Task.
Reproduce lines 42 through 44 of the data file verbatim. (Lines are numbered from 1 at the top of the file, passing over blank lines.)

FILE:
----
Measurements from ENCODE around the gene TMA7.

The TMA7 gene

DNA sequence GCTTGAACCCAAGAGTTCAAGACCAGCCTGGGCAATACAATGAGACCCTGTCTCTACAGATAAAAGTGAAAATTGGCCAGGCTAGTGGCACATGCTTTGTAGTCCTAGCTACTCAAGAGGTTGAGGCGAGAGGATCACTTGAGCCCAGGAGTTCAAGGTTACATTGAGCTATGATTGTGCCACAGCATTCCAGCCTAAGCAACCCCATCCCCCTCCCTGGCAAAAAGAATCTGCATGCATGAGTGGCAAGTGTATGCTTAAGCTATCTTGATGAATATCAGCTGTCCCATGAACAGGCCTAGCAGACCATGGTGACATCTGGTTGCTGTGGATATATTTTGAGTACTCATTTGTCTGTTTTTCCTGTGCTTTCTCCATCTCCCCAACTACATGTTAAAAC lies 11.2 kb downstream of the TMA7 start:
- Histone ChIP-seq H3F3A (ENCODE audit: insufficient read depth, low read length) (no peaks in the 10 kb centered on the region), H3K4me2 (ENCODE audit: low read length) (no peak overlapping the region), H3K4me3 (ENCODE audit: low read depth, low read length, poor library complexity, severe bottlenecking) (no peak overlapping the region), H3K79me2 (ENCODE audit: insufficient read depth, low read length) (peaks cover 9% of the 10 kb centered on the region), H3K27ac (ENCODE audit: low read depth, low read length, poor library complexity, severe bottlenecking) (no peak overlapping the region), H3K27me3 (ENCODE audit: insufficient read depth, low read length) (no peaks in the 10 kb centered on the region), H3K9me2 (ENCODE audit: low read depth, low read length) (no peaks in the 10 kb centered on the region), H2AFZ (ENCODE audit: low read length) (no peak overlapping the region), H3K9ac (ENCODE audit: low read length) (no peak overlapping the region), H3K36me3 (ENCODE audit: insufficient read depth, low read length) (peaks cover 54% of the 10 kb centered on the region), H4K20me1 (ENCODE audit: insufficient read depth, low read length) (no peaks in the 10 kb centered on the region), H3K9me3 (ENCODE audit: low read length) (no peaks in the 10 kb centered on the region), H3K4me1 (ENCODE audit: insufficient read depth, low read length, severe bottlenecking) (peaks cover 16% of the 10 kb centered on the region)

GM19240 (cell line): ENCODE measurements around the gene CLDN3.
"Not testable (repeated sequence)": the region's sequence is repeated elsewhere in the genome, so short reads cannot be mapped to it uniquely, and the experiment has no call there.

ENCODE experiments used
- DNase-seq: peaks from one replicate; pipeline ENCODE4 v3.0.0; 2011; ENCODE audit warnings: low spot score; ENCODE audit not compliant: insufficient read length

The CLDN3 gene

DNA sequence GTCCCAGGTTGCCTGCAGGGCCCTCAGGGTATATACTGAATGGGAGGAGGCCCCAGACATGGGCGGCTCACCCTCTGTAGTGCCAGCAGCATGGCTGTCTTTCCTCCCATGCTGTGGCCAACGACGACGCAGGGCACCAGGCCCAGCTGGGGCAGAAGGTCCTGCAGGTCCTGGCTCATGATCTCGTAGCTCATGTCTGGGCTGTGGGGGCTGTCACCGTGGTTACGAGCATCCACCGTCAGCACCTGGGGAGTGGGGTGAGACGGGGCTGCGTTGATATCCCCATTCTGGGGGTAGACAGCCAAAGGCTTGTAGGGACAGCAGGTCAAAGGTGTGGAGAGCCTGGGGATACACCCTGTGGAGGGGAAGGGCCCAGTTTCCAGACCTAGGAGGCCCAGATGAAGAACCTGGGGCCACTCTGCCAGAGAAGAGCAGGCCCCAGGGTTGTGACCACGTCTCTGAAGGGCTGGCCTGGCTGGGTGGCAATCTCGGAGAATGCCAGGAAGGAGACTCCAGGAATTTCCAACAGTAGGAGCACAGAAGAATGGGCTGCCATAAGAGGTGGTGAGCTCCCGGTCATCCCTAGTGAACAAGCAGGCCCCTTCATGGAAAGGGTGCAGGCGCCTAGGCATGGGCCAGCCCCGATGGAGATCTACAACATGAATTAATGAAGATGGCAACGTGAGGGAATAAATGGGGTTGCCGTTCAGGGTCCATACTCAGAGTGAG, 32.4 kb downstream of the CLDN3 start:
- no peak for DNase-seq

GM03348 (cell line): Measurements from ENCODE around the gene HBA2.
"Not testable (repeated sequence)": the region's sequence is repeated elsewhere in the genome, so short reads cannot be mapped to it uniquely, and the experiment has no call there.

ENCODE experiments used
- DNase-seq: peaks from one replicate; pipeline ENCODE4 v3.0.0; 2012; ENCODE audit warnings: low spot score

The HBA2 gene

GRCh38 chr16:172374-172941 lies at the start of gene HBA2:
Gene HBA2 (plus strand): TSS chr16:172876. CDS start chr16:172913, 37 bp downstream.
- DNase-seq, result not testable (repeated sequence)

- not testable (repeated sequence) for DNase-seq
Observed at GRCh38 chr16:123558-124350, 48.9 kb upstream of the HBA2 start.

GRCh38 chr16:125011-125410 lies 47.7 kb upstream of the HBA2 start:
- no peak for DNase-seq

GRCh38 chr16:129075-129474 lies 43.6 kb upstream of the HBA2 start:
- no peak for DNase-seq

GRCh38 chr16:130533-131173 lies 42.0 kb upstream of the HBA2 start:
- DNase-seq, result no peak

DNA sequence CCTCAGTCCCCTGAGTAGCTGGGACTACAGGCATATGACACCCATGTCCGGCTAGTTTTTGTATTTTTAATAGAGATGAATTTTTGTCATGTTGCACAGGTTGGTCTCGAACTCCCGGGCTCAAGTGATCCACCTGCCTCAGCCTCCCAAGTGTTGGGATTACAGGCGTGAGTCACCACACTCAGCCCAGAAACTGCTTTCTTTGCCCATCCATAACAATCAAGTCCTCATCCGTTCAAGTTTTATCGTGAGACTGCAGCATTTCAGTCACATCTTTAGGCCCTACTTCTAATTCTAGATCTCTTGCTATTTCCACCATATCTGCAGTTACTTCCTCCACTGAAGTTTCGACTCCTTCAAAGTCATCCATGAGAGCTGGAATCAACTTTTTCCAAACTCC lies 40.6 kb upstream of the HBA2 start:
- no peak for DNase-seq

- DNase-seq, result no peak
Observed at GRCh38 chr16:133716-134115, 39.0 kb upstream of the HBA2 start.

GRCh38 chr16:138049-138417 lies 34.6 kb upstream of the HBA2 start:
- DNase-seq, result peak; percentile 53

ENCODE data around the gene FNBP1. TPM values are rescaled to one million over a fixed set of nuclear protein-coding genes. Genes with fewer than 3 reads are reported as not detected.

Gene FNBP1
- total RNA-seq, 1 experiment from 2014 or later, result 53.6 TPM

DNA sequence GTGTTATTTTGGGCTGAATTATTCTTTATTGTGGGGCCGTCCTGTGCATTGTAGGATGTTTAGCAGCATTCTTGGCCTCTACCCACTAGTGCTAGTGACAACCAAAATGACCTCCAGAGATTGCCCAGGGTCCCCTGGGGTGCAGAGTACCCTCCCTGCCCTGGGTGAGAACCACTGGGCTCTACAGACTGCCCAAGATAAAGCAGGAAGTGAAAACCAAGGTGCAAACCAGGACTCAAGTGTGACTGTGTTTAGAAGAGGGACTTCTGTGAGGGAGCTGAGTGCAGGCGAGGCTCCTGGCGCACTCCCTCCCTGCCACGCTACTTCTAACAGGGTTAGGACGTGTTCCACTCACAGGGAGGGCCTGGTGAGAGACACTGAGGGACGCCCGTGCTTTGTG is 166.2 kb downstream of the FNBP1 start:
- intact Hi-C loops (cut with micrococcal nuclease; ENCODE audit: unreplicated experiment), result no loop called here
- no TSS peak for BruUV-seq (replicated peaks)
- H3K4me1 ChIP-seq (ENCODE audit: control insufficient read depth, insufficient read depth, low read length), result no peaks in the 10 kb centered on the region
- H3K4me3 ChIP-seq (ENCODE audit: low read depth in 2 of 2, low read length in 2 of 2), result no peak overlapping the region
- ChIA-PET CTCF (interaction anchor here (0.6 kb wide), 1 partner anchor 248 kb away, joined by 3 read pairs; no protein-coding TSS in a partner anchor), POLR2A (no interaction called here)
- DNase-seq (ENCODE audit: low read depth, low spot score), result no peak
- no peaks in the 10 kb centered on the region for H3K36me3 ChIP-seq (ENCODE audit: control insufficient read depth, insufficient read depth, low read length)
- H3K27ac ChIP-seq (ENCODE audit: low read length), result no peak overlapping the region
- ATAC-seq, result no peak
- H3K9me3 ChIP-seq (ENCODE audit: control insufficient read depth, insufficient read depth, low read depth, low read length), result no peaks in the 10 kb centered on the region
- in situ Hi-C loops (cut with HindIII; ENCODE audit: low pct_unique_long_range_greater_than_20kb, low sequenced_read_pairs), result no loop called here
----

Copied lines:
- ChIA-PET CTCF (interaction anchor here (0.6 kb wide), 1 partner anchor 248 kb away, joined by 3 read pairs; no protein-coding TSS in a partner anchor), POLR2A (no interaction called here)
- DNase-seq (ENCODE audit: low read depth, low spot score), result no peak
- no peaks in the 10 kb centered on the region for H3K36me3 ChIP-seq (ENCODE audit: control insufficient read depth, insufficient read depth, low read length)